Monday 10 June 2013

Moses Boyd rides the Charlie Parker express

Moses Boyd - drums
This is the sort of history lesson you longed for at school, heroine addicted musicians and spontaneous recordings, rehabilitation and creative discoveries. Under the guidance of Alex Webb (piano) and in the shadow of Charlie Parker we had a journey through Bird's flirtation with Dial Records (1946-48) at Twickenham Jazz Club last Thursday (6/6/2013).

Nathaniel Facey -
Neither a rehearsal nor an unabated ripper, this young group of musicians will be stepping out at The London Jazz Festival 2013 to perform the same monologue. Conducted in chronological order, this night represented  Parker's spirit like the swifts that dive bombed us in Twickenham's twilight sky. It was a steady night with an understated air and perfectly represented by the quintet's leading light, Nathaniel Facey. An unflustered customer by outward experiences. I had drawn him before at Oliver's Bar in Greenwich in 2012, where he turned up an hour late. Facey was not fazed and with a beautiful young lady in arm, unpacked, set up, bought the lady a drink, and played most succinctly. Multi tasking at its best!

Freddie Gavita -Trumpet
That was then, this is now and Nathaniel Facey was every inch the professional at the TJC, playing strong and skilfully. Where Facey was hard to read, his partner on the front line, Freddie Gavita (trumpet) was the opposite, with a quick smile and open face. He immediately welcomes the audience into his musical embrace and we progressed through Parker's 'Ornithology', 'Night in Tunisia' to 'Moose the Mooche'.

Neil Charles -
The first musician to really break sweat was bassist Neil Charles whose mutton chopped beard was dripping with tearful perspiration by the time he roamed free on 'The Gypsy'. Pursing his lips he was more than proficient but it was hard to single out one performer in this tight unit. Impossible too to gage their velocity until a passenger tried to get on this speeding train. I have never seen Kelvin Christiane falter but this was a first. As Charlie Parker's locomotive swept through the club, Christiane tried to board the 'Cheers' express. I'm pleased to say by the second half he was happily ensconced in the lead carriage and playing with his usual dexterity.

Alex Webb -
The Driver's Cab was occupied by Alex Webb of course who was comfortably steering us on our journey through the Parker's rolling landscape, stopping off at 'Dewey Square' and then back to New York for 'Scrapple from the Apple'.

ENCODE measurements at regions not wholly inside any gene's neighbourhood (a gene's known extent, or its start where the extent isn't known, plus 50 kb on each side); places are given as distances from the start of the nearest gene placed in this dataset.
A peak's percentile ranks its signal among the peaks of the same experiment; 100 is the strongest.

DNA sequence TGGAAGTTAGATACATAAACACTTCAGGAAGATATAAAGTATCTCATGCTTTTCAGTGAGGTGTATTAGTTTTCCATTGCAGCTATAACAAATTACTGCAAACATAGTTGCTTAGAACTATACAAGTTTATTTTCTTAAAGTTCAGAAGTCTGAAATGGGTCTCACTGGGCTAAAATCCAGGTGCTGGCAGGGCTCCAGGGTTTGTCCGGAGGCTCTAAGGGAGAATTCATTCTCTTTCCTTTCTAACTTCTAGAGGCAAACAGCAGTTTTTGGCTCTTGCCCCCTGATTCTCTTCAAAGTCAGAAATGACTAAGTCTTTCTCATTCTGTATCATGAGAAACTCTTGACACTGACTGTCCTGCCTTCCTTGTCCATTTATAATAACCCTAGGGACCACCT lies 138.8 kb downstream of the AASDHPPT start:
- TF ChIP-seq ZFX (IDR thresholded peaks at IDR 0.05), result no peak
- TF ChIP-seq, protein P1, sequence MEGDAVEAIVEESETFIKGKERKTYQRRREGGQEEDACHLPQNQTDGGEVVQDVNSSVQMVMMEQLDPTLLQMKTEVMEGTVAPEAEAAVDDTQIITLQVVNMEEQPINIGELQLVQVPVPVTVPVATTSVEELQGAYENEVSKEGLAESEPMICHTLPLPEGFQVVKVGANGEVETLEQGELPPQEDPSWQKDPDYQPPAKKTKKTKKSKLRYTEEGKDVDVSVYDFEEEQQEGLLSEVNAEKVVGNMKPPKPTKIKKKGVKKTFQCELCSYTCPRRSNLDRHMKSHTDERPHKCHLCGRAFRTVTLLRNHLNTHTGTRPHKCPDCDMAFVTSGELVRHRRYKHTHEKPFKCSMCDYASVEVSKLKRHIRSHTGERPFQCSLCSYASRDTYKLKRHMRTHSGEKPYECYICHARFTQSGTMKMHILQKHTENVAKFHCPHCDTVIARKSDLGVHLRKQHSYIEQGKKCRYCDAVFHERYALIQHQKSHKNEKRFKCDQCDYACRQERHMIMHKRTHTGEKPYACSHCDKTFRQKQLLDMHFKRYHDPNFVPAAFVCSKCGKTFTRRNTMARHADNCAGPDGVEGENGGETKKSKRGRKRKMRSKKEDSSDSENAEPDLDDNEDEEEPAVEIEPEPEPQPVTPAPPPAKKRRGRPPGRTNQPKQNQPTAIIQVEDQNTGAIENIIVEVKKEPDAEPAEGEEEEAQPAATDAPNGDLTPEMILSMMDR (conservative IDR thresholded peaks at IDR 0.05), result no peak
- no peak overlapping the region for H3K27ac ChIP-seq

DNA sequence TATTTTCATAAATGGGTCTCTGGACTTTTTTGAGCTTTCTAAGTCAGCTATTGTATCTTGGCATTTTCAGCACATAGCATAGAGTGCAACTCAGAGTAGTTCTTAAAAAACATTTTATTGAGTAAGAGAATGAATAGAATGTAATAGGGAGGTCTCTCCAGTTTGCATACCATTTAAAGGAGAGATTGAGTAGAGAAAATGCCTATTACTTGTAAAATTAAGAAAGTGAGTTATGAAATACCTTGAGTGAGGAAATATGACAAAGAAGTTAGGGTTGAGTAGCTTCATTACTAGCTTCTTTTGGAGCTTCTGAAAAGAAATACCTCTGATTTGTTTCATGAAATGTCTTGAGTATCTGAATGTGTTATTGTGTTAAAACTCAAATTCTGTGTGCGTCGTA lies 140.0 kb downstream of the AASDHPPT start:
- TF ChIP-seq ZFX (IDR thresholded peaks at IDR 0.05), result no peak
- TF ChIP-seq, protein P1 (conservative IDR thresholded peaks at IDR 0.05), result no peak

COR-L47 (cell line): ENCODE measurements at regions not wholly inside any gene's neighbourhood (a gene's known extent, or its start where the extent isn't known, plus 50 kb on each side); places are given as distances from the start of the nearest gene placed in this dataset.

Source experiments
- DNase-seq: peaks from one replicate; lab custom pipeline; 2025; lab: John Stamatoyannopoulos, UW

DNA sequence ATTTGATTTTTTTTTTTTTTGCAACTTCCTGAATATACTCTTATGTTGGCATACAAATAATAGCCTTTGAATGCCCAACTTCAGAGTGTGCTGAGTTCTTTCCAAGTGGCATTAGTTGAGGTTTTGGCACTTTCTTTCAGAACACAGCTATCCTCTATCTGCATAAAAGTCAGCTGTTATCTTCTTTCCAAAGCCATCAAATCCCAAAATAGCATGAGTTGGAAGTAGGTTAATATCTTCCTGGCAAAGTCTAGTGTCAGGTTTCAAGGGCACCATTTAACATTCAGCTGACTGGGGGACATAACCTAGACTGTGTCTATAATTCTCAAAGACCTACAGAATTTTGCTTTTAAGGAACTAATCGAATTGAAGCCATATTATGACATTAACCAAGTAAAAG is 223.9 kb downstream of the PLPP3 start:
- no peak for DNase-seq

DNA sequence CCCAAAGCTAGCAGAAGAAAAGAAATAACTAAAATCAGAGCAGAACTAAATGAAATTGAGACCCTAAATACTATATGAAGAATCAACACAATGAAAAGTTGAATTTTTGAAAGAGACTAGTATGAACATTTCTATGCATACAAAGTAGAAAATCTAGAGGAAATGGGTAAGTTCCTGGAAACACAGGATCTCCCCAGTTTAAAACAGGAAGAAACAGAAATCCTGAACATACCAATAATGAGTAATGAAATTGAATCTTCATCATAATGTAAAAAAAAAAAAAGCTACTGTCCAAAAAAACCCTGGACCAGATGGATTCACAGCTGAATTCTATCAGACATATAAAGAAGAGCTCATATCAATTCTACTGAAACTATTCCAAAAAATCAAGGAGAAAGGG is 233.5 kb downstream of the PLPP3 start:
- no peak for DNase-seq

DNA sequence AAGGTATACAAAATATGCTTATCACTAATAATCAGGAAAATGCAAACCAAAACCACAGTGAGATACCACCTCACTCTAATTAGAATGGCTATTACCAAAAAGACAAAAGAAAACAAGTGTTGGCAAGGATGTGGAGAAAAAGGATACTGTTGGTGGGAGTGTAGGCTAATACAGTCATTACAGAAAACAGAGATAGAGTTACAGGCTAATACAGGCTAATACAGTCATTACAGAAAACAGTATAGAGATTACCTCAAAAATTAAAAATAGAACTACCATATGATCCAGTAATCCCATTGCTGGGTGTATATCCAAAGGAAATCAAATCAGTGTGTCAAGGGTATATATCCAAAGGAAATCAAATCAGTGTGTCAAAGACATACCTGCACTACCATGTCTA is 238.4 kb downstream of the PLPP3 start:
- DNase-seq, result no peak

As you know I am always wrapped in my own cocoon of drawing and rely heavily on the audiences reactions and observations. So I made my way into Max Macson's lions den and whilst drawing the beautiful Michele asked his opinion on the night. "The kid on the drums is going to a big thing" he whispered in my ear, "He's really something!".
Yes maybe he was.

Here was Moses Boyd, a young man I had drawn in a Samuel Eagles line-up at least 2 years before, but not seen since. Boyd is unbelievably still at college with a year still to run at Trinity. Working with Zara McFarlane, Soweto Kinch, Tony Kofi and Gary Crosby can't of done him any harm in these formative years.
Joe the Hat
A relaxed player and personality who explained to me that he is loving living the life! In the future he would like to wander Stateside and expand his self-penned repertoire with his own quartet.

My eyes wandered over the crowd as the band started to 'Bongo Beep' and I saw local celebrity Joe the Hat in pensive mood. A student of the game, and even though he is way out of short trousers (stylishly dressed all in white) he pays his respects through avid listening. You can always learn it seems, whether that be from the old guard like Charlie Parker or the new talents laid before us.

Lister Park
We all raised a glass to Lister Park who is the lifeblood of Twickenham Jazz Club and was celebrating a significant birthday. The last tune, a fast and furious 'Donna Lee' was particularly apt as another jazz dude spilt a glass of wine into Lister's lap, which he swiftly avoided. Despite this calamity all eyes were on Kelvin Christiane's first class solo on the night's finale and an equally precise one from Moses Boyd who got the biggest cheer from all the passengers on the Charlie Parker express.


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